Author: Tobias Churton
Publisher: Inner Traditions
Publishing Date: 2016
How fin-de-siècle Paris became the locus for the most intense revival of magical practices and doctrines since the Renaissance
• Examines the remarkable lives of occult practitioners Joséphin Peladan, Papus, Stanislas de Guaïta, Saint-Yves d’Alveydre, Jules Doinel, and others
• Reveals how occult activity deeply influenced many well-known cultural movements, such as Symbolism, the Decadents, modern music, and the “psychedelic 60s”
During Paris’s Belle Époque (1871-1914), many cultural movements and artistic styles flourished--Symbolism, Impressionism, Art Nouveau, the Decadents--all of which profoundly shaped modern culture. Inseparable from this cultural advancement was the explosion of occult activity taking place in the City of Light at the same time.
Exploring the magical, artistic, and intellectual world of the Belle Époque, Tobias Churton shows how a wide variety of Theosophists, Rosicrucians, Martinists, Freemasons, Gnostics, and neo-Cathars called fin-de-siècle Paris home. He examines the precise interplay of occultists Joséphin Peladan, Papus, Stanislas de Guaïta, and founder of the modern Gnostic Church Jules Doinel, along with lesser known figures such as Saint-Yves d’Alveydre, Paul Sédir, Charles Barlet, Edmond Bailly, Albert Jounet, Abbé Lacuria, and Lady Caithness. He reveals how the work of many masters of modern culture such as composers Claude Debussy and Erik Satie, writers Arthur Rimbaud and Charles Baudelaire, and painters Georges Seurat and Alphonse Osbert bear signs of immersion in the esoteric circles that were thriving in Paris at the time. The author demonstrates how the creative hermetic ferment that animated the City of Light in the decades leading up to World War I remains an enduring presence and powerful influence today. Where, he asks, would Aleister Crowley and all the magicians of today be without the Parisian source of so much creativity in this field?
Conveying the living energy of Paris in this richly artistic period of history, Churton brings into full perspective the characters, personalities, and forces that made Paris a global magnet and which allowed later cultural movements, such as the “psychedelic 60s,” to rise from the ashes of post-war Europe.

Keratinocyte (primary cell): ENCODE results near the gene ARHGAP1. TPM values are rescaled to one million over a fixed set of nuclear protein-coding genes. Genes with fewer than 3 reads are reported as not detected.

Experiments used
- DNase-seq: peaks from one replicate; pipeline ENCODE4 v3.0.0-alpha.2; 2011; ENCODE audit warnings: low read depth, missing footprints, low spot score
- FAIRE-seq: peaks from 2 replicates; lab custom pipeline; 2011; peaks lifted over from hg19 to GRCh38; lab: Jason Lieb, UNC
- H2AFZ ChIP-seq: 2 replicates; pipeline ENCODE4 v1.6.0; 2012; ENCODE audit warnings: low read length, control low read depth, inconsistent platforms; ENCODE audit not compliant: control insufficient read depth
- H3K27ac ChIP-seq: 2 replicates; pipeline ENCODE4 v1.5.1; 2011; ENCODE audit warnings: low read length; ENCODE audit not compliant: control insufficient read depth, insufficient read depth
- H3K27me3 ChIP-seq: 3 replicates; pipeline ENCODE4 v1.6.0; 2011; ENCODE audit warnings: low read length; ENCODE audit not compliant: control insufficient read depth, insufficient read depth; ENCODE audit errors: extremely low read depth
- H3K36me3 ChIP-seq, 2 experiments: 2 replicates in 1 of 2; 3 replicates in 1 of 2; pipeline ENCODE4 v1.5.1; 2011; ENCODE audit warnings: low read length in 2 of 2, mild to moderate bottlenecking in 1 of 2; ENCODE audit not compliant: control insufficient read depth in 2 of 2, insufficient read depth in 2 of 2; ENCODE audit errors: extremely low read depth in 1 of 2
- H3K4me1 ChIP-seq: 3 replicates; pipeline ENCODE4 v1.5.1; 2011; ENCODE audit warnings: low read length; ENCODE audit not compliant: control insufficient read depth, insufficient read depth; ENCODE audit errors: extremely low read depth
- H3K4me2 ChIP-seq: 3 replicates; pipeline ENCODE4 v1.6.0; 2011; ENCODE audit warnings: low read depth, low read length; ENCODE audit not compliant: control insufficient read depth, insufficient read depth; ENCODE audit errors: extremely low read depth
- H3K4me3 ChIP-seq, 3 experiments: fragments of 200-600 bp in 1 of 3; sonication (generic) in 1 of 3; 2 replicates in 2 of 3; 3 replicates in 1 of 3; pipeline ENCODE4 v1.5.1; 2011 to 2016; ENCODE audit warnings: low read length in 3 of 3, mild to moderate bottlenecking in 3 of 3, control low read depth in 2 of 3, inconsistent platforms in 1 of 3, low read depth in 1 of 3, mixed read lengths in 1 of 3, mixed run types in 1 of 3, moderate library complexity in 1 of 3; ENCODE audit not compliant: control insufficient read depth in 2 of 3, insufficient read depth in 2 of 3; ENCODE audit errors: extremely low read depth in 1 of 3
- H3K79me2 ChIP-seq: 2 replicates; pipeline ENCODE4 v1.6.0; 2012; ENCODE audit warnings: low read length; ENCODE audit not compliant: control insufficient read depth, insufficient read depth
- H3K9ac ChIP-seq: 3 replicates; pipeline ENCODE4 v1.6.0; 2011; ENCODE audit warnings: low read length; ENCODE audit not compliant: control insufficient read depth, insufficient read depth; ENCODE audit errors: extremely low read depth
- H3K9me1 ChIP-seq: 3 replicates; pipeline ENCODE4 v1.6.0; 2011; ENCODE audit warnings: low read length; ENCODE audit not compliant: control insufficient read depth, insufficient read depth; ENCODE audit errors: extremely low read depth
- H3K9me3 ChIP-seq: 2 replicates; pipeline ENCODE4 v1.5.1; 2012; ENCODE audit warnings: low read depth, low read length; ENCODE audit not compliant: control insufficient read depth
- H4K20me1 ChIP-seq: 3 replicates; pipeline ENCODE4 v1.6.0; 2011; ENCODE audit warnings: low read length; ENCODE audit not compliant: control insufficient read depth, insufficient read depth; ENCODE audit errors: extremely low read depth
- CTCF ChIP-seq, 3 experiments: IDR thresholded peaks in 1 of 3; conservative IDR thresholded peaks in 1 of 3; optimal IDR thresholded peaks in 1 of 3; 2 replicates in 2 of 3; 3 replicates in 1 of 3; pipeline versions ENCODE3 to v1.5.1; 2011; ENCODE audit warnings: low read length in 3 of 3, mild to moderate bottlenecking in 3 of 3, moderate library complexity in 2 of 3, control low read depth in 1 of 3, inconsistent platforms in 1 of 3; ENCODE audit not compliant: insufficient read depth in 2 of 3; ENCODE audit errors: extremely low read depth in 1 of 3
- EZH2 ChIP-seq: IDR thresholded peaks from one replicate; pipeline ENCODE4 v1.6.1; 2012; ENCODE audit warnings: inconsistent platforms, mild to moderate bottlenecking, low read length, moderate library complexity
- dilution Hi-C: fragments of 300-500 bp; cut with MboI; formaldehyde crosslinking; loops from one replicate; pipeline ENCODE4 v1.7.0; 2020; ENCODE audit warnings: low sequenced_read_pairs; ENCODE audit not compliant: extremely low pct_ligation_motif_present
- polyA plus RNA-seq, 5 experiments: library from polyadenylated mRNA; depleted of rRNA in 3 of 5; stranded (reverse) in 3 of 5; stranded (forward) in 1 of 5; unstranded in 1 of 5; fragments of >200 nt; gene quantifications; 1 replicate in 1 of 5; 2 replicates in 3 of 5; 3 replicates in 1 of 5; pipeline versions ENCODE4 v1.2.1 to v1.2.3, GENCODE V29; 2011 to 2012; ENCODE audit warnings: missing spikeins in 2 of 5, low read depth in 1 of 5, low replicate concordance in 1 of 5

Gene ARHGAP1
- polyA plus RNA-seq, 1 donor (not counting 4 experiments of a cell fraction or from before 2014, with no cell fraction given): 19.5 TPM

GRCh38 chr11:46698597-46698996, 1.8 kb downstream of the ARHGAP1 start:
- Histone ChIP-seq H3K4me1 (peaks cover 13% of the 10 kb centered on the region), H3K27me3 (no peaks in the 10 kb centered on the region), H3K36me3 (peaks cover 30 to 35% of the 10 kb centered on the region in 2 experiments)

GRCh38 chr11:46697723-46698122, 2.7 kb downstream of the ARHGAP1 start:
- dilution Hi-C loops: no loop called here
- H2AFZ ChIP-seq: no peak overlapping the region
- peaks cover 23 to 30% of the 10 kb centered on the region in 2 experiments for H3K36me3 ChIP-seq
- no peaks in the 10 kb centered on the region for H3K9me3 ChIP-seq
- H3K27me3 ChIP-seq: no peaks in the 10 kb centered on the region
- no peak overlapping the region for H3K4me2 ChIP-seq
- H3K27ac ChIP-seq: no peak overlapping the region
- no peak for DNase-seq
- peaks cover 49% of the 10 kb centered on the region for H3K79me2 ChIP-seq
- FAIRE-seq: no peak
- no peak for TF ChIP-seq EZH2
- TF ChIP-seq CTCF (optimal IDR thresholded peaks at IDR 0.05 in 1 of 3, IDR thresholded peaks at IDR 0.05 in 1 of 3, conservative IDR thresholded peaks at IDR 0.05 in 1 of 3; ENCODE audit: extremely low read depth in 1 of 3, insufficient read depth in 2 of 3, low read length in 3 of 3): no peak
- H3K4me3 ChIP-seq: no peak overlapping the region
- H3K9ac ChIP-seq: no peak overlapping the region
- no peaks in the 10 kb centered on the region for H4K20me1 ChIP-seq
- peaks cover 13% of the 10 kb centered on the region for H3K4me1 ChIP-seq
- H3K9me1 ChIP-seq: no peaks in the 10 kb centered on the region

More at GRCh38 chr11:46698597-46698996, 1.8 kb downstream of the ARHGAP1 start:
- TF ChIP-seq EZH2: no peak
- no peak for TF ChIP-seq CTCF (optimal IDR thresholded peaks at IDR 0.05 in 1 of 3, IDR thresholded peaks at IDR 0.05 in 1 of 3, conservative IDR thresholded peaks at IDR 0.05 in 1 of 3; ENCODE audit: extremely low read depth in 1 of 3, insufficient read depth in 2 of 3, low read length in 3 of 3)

(From France Book Tours)
Perhaps it has been a while since I read non-fiction scholarly novels that are dealing with history, but whenever I did read one, I expect to at least have knowledge of what I'm diving into. Unfortunately, I had no idea with this book. Aside from the fact that late 1800s were popular with magic and premonition and that some names were familiar to me, 98 percent of the information literally flew over my head. I heard of Debussy and his music (even fell asleep listening to his music because of the dream-like quality it has,) I also heard of Aleister Crowley from a...well, I'd rather not reveal that part. But other names, events and so forth, I never heard of them and am not familiar with them. Because its literally first time I was reading about the occult and esoteric, this is not a book for a beginner. A question, but what do these groups do exactly? What is their function? How do they differ from one another? I feel as if the author didn't really explain in the text, thus if one is new to occult and esoteric, its not a book to start out with. I do feel that the argument the author was trying to push, that the history of these people tended to be air brushed and he is trying to connect the dots was that way throughout the book, but again, background knowledge of this particular subject is highly required and recommended.
This is for France Book Tours
2 out of 5
(0: Stay away unless a masochist 1: Good for insomnia 2: Horrible but readable; 3: Readable and quickly forgettable, 4: Good, enjoyable 5: Buy it, keep it and never let it go.)